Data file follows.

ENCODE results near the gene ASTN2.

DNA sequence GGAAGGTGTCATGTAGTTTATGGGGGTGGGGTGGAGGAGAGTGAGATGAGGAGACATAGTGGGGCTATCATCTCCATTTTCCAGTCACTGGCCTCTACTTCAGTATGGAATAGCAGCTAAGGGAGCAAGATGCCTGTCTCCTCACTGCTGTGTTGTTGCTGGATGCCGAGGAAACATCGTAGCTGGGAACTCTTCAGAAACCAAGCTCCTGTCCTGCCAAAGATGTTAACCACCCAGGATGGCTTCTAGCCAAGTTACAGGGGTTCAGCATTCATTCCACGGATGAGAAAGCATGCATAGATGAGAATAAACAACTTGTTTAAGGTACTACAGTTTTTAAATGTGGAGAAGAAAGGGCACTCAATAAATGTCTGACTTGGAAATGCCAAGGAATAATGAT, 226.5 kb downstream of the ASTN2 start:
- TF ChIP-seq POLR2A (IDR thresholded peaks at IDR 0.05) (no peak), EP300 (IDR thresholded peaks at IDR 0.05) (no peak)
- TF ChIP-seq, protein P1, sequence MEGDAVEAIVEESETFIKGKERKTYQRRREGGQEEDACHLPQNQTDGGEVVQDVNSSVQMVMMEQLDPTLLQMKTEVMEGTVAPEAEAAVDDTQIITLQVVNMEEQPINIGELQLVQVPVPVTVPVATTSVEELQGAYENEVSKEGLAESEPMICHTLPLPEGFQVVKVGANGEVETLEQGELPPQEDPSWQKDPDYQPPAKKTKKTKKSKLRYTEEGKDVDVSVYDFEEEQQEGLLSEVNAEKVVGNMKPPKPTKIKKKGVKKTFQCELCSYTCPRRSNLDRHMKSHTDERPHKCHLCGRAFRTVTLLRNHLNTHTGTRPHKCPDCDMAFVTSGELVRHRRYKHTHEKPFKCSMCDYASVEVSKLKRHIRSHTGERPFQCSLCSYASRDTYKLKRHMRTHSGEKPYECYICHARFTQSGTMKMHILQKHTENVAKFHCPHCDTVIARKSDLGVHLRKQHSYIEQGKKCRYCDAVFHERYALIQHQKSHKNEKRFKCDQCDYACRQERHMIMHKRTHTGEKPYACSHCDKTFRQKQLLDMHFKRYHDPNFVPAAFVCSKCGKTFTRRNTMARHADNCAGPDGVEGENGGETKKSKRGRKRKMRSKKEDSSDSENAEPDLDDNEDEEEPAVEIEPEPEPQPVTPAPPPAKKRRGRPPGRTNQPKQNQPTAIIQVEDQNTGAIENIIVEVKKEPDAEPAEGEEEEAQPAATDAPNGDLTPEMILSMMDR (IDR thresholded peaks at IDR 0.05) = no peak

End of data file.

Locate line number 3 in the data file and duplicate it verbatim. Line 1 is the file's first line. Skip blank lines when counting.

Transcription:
- TF ChIP-seq POLR2A (IDR thresholded peaks at IDR 0.05) (no peak), EP300 (IDR thresholded peaks at IDR 0.05) (no peak)